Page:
Hong Kong's Property Market Gets a 'Reality Check'

By Stephen Engle and Paul Panckhurst
/ Bloomberg |
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The scrapped sale of The Excelsior hotel in Causeway Bay may have been a “reality check” in a heated Hong Kong property market, according to Irene Lee, chairman of Hysan Development Co.
“We didn’t get it — or we didn’t bid,” Lee said in a Bloomberg Television interview Wednesday, refusing to confirm local media reports that her firm had been among those vying for the hotel on Lot No. 1, the first land auctioned in Hong Kong in 1841.
A cycle of ever-increasing expectations for commercial property values was fueled by the record HK$23.3 billion ($3 billion) fetched by the Murray Road car park building in Central in May, according to Lee. “Maybe we’re having a mild reality check,” she said, adding that China’s move to rein in some aggressive purchasers of overseas assets, such as HNA Group Co., may also have weighed on sentiment.
The Excelsior
Source: Mandarin Oriental
As the largest commercial landlord in Causeway Bay, Hysan owns the Lee Gardens and Hysan Place retail and office properties. The firm teamed up last year with developer HKR International for a rare foray into residential development, buying land in Tai Po.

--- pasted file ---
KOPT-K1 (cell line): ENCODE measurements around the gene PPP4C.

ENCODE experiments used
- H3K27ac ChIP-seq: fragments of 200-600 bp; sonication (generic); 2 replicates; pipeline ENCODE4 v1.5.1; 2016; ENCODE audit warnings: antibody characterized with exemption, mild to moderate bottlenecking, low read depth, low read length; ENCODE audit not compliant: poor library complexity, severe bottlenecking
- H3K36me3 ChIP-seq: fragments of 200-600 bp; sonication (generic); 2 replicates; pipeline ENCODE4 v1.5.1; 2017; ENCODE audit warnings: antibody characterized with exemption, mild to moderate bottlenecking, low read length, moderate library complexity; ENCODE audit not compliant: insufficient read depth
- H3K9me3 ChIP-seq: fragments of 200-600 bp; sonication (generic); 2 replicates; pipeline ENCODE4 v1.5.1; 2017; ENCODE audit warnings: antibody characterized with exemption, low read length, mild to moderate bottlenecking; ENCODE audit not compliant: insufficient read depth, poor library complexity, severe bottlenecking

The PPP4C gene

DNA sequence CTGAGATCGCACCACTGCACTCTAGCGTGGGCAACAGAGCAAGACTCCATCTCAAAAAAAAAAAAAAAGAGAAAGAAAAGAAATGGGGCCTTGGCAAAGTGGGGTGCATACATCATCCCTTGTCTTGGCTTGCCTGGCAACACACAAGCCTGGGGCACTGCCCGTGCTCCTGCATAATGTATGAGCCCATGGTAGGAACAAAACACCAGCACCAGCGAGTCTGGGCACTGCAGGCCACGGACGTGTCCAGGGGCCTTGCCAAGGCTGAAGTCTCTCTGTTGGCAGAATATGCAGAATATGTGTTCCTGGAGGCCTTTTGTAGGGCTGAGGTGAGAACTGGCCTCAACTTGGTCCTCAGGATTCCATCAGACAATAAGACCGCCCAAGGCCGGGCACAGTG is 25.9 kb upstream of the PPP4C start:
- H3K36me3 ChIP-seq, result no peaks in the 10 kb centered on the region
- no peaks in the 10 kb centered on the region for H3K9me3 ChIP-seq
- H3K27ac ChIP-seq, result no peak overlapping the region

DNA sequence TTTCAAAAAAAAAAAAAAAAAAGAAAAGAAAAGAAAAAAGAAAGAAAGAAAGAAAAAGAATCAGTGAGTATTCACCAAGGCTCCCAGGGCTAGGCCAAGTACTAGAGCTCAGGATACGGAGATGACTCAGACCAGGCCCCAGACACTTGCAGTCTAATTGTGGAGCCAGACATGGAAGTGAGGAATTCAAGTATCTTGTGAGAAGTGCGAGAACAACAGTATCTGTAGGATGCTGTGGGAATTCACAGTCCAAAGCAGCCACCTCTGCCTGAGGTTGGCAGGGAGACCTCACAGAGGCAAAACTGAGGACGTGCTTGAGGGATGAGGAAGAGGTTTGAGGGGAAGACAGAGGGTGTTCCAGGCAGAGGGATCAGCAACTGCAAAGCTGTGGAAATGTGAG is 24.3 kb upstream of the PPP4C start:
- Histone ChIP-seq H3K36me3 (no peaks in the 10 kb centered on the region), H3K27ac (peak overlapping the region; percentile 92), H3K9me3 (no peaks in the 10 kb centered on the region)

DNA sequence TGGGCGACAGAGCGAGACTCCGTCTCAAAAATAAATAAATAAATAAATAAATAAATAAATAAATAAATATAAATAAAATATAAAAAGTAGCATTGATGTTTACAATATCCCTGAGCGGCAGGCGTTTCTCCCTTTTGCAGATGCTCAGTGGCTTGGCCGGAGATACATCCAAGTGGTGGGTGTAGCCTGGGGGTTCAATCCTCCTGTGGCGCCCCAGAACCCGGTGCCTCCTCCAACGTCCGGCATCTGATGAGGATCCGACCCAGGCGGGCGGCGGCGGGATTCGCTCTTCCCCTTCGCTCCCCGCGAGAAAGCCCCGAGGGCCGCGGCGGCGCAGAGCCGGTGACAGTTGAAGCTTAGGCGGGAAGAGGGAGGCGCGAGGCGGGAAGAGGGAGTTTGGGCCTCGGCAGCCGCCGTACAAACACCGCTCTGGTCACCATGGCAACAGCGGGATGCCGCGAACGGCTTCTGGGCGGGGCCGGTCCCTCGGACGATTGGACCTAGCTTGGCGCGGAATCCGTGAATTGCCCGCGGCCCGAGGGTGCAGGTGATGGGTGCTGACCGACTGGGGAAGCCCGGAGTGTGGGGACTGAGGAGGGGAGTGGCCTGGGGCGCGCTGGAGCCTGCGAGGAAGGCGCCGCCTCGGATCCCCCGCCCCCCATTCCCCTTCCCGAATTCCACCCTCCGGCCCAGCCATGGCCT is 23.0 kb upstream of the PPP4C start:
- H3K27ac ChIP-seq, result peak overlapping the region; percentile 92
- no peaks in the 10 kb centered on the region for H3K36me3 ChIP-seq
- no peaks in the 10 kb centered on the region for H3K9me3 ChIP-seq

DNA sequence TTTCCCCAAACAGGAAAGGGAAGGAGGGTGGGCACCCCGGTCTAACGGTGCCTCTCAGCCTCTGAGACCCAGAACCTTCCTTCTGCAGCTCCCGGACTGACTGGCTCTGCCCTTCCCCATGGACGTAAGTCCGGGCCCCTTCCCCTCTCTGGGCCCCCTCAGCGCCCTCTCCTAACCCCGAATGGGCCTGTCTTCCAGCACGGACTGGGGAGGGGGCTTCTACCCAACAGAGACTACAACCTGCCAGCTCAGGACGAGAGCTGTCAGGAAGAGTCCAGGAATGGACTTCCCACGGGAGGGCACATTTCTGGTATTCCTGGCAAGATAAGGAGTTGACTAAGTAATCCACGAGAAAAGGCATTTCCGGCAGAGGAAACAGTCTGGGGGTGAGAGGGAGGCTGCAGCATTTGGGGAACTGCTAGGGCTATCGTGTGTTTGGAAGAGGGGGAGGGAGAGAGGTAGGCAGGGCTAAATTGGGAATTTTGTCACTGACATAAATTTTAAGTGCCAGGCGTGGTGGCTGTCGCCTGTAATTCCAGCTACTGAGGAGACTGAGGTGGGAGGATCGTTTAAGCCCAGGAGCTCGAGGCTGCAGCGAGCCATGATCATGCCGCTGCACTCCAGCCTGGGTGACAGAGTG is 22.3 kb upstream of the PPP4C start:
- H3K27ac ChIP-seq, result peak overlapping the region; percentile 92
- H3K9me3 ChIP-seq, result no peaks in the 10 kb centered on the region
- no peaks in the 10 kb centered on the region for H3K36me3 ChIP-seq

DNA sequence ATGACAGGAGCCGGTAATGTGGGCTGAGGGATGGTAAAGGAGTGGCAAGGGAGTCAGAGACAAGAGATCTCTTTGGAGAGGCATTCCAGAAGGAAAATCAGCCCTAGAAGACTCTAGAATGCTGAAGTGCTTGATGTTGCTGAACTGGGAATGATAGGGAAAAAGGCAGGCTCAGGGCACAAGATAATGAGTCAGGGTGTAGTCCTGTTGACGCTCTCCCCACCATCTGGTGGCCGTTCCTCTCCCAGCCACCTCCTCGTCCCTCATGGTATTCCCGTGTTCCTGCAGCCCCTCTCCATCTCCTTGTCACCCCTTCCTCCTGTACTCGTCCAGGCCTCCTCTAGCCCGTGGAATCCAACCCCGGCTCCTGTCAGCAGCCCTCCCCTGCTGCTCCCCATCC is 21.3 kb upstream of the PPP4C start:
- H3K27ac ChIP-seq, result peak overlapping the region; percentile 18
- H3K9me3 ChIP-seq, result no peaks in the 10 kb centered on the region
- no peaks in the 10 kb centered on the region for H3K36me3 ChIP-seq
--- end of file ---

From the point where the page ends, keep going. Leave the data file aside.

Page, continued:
Describing the property market as “quite hot,” Lee said developers needed to be sensible and not get “carried away.” At the same time, she expects an “adjustment” or a “normalization,” not a 1997-style property crash, adding that Hysan will continue to bid for residential sites when “the numbers work for us.”
Mandarin Oriental International Ltd. last month scrapped the sale of The Excelsior, saying that bids for the 869-room hotel failed to meet its expectations and it would review options including redevelopment into a commercial property. Local media reported that the bidding level for the property could be about HK$30 billion.
Lee’s an independent non-executive director of HSBC Holdings Plc, Hang Seng Bank Ltd. and Cathay Pacific Airways Ltd., among others, and is also the chair of 30% Club HK, an organization pushing for more women on corporate boards. “Hong Kong really hasn’t moved very far and it’s very distressing really,” she said, adding that “most boardrooms, everywhere” had similar problems.
In April, her re-appointment as an HSBC director was controversial, when a proxy shareholder adviser said she was sitting on too many boards. In total, 28.8 percent of votes opposed her reappointment. Lee said HSBC’s board was “very supportive” of her and she argued that critics of so-called “overboarding” needed to consider the capabilities of individual directors and whether they could contribute across multiple boards.
To contact the reporters on this story:
Stephen Engle in Beijing at sengle1@bloomberg.net;
Paul Panckhurst in Hong Kong at ppanckhurst@bloomberg.net
The article, written by Stephen Engle and Paul Panckhurst, first appeared on Bloomberg

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